Well this will be the end for this feature. So, in our last week of new pitching lines, let's see what we've learned. Below are the 50 most recent pitching lines that starters have produced, all of Wednesday's and Thursday's starts. Think you can guess which ones are new? I'm going to guess. Go ahead and guess! I have no idea how many are going to be new, but based on our typical averages, five to seven is a good estimate.
You've got your guesses? Here are mine.
The ones I'm absolutely certain of: None.
The ones I'm fairly certain of: Rick Porcello's, John Lackey's.
The ones I suspect are: R.A. Dickey's, Edwin Jackson's, Danny Duffy's, Zack Wheeler's, Chase Anderson's.
There is probably one in here that I'm going to miss completely. Not many unearned runs to make this easy on us. I really, really, really want to say Tim Stauffer's, and I assume most of you did, but I've just been burned way too often on these short nightmare starts. I'll say no. (Remember that I only count starter's lines as precedents, which will favor Stauffer.) Tim Lincecum's "no-hitter" will lure most of you, too. In my experience, the short no-hitters and the blowouts are always tricks. No Lincecum for me.
Okay, we're good to move on? Now here's the same chart, but with one column added to the right indicating frequency.
There we go. Seven. One of my "fairly certains" was not. Matt Shoemaker's, shockingly, was. I'd have guessed around six precedents for that one. Kuroda, the same. No Lincecum! No Stauffer! We've learned something through this after all.
About that no-hit start by Lincecum (a replication, if you're curious, of a previous Jarrod Washburn start). Shortened no-hitters seem like they should be very rare, because there's an artificial force keeping the pitcher in the game until the no-hitter is either a) finished or b) done. Pitchers get pulled in the seventh inning of a two-hit game all the time, but it's assumed that he'll get a chance to complete his no-hitter. Constantly surprised by how many non-complete "no-hitters" there are. Chris Sale, for instance, threw a three-inning no-hitter this week that was interrupted by rain. Not a new line. The exact line was a third-timer, actually. Always surprising. A tally of the number of starting pitching lines that involve no hits, by length of start:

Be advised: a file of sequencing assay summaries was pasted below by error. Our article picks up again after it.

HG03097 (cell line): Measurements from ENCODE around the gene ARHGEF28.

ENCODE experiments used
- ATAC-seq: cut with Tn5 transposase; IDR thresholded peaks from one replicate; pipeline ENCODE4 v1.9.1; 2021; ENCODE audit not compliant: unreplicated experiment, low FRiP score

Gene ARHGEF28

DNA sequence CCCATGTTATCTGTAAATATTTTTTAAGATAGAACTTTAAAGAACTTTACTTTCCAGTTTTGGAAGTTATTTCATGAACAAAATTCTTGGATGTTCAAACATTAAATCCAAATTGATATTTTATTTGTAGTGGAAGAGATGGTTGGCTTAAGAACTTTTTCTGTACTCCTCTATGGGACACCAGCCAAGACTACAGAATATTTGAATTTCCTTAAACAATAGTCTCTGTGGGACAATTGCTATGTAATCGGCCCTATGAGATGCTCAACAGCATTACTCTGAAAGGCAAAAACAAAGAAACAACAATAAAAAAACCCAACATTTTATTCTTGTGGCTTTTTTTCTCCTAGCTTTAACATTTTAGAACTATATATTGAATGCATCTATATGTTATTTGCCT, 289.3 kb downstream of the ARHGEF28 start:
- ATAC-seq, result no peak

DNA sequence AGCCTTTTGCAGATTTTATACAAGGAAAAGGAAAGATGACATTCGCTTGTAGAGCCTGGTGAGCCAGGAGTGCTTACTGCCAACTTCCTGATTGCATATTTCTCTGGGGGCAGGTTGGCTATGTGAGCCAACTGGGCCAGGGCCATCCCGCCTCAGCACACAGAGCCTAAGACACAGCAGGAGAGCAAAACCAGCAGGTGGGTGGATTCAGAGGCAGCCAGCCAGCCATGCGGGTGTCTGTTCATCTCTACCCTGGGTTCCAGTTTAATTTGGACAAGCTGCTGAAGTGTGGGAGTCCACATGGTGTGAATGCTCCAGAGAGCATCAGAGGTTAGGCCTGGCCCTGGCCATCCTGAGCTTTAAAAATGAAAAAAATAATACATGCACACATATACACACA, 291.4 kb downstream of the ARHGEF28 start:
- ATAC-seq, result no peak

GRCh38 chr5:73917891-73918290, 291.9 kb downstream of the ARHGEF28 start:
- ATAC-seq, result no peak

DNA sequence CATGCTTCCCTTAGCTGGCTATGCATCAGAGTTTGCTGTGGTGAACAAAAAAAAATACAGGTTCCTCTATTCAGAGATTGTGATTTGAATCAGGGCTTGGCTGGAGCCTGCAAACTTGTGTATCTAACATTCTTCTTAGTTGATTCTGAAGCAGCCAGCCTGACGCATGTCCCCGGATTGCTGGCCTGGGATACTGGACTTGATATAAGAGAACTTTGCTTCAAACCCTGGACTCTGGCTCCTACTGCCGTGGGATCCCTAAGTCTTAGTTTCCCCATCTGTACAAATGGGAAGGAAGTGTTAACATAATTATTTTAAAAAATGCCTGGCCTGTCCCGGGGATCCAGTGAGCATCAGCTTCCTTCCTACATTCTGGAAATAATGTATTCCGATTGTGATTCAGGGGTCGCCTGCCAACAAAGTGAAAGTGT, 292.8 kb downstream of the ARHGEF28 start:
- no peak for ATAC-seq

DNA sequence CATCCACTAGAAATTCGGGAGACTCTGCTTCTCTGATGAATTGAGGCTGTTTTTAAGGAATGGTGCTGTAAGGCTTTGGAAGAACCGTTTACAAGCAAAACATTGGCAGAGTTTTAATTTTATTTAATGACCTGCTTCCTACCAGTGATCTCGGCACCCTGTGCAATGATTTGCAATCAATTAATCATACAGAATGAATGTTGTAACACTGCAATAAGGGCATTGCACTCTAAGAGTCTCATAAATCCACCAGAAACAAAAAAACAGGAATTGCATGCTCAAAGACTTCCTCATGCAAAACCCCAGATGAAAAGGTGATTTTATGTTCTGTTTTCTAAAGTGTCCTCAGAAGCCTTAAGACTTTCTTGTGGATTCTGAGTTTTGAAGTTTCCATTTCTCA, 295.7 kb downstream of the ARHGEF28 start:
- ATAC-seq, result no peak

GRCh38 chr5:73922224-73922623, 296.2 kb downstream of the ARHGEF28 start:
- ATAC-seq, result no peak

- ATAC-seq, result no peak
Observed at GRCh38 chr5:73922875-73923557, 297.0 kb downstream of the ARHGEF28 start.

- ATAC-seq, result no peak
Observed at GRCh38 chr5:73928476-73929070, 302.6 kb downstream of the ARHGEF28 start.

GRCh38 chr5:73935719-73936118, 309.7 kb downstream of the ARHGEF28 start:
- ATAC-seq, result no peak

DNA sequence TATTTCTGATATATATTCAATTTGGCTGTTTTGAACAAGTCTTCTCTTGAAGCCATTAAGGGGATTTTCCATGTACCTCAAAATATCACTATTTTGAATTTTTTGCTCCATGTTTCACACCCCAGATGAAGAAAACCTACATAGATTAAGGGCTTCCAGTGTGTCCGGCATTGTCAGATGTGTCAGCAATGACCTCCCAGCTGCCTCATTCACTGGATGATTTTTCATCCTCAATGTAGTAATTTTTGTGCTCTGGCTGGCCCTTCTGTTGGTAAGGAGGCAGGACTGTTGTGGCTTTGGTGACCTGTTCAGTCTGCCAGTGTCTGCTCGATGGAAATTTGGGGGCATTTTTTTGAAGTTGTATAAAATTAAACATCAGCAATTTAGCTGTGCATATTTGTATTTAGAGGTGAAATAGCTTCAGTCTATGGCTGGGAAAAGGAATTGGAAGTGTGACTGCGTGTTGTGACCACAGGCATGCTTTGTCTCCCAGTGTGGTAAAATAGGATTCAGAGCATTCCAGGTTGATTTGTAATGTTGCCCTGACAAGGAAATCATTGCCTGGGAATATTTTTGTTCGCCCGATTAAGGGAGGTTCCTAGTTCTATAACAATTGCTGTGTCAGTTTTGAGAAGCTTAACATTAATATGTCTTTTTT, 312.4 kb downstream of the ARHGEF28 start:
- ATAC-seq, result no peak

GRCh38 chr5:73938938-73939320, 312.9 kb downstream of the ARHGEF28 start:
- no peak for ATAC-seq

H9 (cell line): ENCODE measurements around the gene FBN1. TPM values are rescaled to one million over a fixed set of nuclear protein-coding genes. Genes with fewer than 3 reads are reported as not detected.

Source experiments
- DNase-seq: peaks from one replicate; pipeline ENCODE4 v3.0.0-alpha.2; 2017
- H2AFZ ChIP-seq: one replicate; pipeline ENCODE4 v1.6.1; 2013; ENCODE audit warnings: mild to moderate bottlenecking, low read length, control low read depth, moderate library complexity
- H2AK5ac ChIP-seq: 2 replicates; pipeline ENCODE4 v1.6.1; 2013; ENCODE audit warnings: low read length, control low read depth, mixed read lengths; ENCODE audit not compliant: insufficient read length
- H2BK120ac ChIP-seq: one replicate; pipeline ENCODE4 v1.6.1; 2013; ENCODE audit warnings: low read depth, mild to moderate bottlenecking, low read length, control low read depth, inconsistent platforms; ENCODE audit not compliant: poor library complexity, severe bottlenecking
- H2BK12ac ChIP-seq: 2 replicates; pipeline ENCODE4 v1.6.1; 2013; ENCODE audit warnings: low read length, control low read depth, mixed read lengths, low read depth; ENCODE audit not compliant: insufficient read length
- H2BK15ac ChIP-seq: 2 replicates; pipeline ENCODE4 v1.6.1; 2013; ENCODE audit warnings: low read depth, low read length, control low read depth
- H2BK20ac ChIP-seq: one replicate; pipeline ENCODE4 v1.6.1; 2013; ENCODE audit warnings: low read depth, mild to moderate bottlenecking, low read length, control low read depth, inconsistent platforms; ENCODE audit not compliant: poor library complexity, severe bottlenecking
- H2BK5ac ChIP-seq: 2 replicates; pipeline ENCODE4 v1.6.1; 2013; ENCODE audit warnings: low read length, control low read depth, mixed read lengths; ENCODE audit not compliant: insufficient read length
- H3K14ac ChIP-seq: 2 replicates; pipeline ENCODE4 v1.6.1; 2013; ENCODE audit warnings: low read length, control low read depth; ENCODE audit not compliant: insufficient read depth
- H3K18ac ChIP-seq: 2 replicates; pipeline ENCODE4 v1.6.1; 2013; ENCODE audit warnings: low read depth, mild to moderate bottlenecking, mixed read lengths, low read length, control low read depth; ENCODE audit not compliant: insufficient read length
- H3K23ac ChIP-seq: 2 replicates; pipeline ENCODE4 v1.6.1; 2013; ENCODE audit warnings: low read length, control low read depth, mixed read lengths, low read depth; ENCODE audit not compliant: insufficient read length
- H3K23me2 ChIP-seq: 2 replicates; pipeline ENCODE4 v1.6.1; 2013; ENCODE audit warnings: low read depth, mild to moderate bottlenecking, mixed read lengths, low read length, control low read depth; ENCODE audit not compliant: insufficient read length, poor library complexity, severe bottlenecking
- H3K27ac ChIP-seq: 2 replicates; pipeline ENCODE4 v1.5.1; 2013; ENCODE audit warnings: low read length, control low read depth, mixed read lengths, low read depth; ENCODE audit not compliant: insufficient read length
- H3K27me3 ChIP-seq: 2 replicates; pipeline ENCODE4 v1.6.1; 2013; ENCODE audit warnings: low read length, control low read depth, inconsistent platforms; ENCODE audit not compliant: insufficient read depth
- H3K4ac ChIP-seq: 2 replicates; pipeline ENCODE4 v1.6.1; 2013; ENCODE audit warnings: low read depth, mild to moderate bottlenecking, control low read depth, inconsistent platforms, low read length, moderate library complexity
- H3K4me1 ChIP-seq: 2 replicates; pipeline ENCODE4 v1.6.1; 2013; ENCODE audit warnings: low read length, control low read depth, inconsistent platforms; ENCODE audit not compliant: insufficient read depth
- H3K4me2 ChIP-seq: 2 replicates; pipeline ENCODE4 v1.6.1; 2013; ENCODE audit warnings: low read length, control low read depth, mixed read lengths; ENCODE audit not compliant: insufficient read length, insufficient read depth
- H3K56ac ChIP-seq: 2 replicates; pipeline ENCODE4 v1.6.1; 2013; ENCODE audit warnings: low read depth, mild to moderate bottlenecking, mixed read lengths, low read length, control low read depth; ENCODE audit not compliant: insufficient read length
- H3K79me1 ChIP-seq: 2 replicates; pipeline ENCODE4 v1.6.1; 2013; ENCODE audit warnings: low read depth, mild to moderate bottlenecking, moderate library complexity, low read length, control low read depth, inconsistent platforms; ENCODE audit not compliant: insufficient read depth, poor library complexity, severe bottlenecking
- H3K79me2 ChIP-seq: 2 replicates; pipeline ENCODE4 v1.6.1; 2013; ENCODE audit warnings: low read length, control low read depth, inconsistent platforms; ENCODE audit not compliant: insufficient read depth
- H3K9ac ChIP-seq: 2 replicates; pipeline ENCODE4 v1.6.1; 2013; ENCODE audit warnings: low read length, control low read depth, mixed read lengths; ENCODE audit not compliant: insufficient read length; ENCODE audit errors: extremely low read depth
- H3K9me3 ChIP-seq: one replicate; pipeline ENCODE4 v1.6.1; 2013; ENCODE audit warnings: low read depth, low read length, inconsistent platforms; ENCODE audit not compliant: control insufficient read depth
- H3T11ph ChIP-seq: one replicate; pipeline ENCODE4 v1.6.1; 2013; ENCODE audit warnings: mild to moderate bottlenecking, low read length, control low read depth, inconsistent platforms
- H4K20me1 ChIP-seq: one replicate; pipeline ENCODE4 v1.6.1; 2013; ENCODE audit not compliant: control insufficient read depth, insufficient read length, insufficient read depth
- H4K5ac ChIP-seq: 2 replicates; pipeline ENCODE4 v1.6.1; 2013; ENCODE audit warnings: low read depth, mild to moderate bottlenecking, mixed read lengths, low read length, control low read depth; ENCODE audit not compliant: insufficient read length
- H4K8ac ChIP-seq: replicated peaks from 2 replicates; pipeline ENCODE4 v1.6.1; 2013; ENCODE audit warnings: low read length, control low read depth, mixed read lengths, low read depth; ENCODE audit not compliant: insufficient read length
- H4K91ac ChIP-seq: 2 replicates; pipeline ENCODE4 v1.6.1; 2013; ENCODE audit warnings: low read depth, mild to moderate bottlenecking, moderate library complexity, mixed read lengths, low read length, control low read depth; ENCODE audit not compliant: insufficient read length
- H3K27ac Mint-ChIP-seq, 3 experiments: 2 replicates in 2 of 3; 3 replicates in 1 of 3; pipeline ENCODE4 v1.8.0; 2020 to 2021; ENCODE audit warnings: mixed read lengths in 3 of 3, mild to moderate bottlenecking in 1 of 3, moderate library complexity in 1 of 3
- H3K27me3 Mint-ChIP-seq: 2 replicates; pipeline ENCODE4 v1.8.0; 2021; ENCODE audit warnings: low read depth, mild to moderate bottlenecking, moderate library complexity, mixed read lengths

- 1/3 inning: 105
- 2/3 inning: 63
- 1 inning: 153
- 1 1/3: 30
- 1 2/3: 24
- 2 innings: 61
- 2 1/3: 23
- 2 2/3: 16
- 3 innings: 42
- 3 1/3: 6
- 3 2/3: 7
- 4 innings: 17
- 4 1/3: 2
- 4 2/3: 2
- 5 innings: 36
- 5 1/3: 4
- 5 2/3: 1
- 6 innings: 22
- 6 1/3: 4
- 6 2/3: 3
- 7 innings: 9
- 7 1/3: 0
- 7 2/3: 1
- 8 innings: 3
- 8 1/3: 0
- 8 2/3: 1
- 9+ innings: 203
Oh, one more: Zero innings pitched, at least one batter faced: 133. My favorite of those no-outter no-hitters is Dock Ellis'. Ellis has one of the half-dozen most famous actual no-hitters, of course, but this (either this or Babe Ruth's "combined" no-hitter) is also probably the most famous no-out no-hitter: Four batters faced, one walk, three hit by pitch. The story:
On May 1, 1974, facing the Cincinnati Reds, he hit the first three batters, Pete Rose, Joe Morgan and Dan Driessen. He tried to hit Tony Perez, but couldn't. Instead Perez walked.
"They called our team dumb," said Ellis of the Reds. "I told Kurt Bevacqua in spring training I would drill all of them.
"Bevacqua said, 'I'll bet you a Chateaubriand.'
He shouldn't have collected. He didn't hit Perez. I bet he didn't collect. I'd bet a Cheateaubriand that he's telling a tall tale about collecting, and that Bevacqua collected, or would have, except I'd further bet Dock Ellis flaked out on a lot of bets he made.
He actually faced a fifth batter, Johnny Bench, and tried to hit Bench twice. After the two pitches, he got pulled from the game, and Bench popped out. When you spend four hours a week on starting pitching lines, this is the sort of thing that starts to strike you as profound somehow. See, if the reliever had come in and thrown Bench two more balls, the walk would have been credited to Ellis, and Ellis' line would have read 0/0/1/1/2/0, and his record would note that he faced five batters in the game. But because he didn't walk, the at-bat is credited to the reliever, and Ellis' line reads 0/0/1/1/1/0, and the record states that he faced four batters in a game. Did he face five batters or did he face four batters? Well, it depends how good John Morlan's control coming out of the bullpen was that day. This strikes me as significant, in a philosophical sense, but of course it's not, at all.
Anyway, there are two unexplored non-no-hitters: 8 1/3, and 7 1/3. The story behind that 8 2/3 is undoubtedly interesting. It won't insult me at all if you go look it up on your own time.
The best new line of the week: Chris Archer’s 6/4/0/0/4/11
The worst new line of the week: Clay Buchholz’s 3/4/6/6/8/4
The most surprisingly new line of the week: Hyun-Jin Ryu’s 7.1/3/3/3/0/7
The Zach McAllister line of the week: Did not pitch.
- Hiroki Kuroda’s 4.2/8/4/2/2/3*
- Zack Wheeler’s 6.2/6/3/2/1/7*
- Jacob Turner’s 6.1/8/0/0/1/2
- Rick Porcello’s 5.1/12/8/8/2/5
- Dan Haren’s 6/6/5/2/2/7
- Jesse Chavez’s 5.1/8/4/2/1/4
- Justin Verlander’s 5.1/11/9/6/3/1
- Jimmy Nelson’s 5.2/5/0/0/3/6
- Rafael Montero’s 6/2/1/1/3/10
- Trevor Bauer’s 6.1/6/4/4/3/8
- Josh Tomlin’s 5/5/5/2/1/8
- Tyler Skaggs’ 7/7/5/2/2/8*
- Jeff Samardzija’s 7/6/4/3/0/10*
- Johnny Cueto’s 6.1/4/4/1/2/3
- Matt Garza’s 6.2/5/6/3/2/9
Thanks for reading.
Thank you for reading
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